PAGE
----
Metal–organic frameworks (MOFs) are typically constructed using coordination bonds between metal ions and organic linkers. Covalent organic frameworks (COFs), in contrast, are based on covalent linkages between organic components. Forming MOFs specially designed for an application usually requires thorough synthetic screening and optimization, while COFs need additional metal sites, e.g., for use in catalysis. Combining COF and MOF chemistry could solve these issues.
Qiaowei Li, Fudan University, Shanghai, China, Tao Yi, Donghua University, Shanghai, China, and colleagues have connected trinuclear coordination complexes using imine condensation, a method widely used in COF chemistry—resulting in a framework that contains both coordination bonds and covalent bonds. The framework was prepared from by coordinating Cu(I) ions with pyrazolate‐4‐carboxaldehyde to give an aldehyde‐functionalized trinuclear complex, followed by imine condensation with p‐phenylenediamine. This MOF/COF framework, called FDM‐71, forms honeycomb-like layers (pictured above) stacked in an eclipsed fashion.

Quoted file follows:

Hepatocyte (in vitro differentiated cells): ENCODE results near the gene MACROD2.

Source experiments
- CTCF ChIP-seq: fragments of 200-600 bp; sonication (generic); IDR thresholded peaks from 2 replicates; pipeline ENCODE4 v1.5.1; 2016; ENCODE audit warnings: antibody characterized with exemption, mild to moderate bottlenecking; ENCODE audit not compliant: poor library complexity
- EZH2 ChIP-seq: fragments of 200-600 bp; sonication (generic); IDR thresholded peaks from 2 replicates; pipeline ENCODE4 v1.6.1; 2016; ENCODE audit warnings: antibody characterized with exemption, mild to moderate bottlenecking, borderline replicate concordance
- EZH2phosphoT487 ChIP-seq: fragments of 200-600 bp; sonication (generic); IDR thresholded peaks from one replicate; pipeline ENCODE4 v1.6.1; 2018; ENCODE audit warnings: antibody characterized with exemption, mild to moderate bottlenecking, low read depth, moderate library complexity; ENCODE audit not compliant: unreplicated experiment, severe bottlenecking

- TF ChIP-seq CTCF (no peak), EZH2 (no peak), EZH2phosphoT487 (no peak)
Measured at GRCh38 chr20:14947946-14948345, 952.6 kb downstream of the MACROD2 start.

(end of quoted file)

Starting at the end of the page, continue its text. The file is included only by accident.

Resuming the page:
When only the copper–pyrazolate coordination bonds in FDM‐71 are dissociated and the covalent bonds are kept intact, the obtained organic components carry information about the structural defects in the original framework (pictured below). This allowed the researchers to study the types and accurate concentrations of structural vacancies.
FDM-71 can catalyze the decomposition of H2O2 into 3O2 and generate reactive oxygen species (ROS). This suggests photodynamic therapy as a potential application for the material.
- An Imine‐Linked Metal–Organic Framework as a Reactive Oxygen Species Generator,
Xiaomin Li, Junyi Wang, Fengfeng Xue, Yichen Wu, Hualong Xu, Tao Yi, Qiaowei Li,
Angew. Chem. Int. Ed. 2020.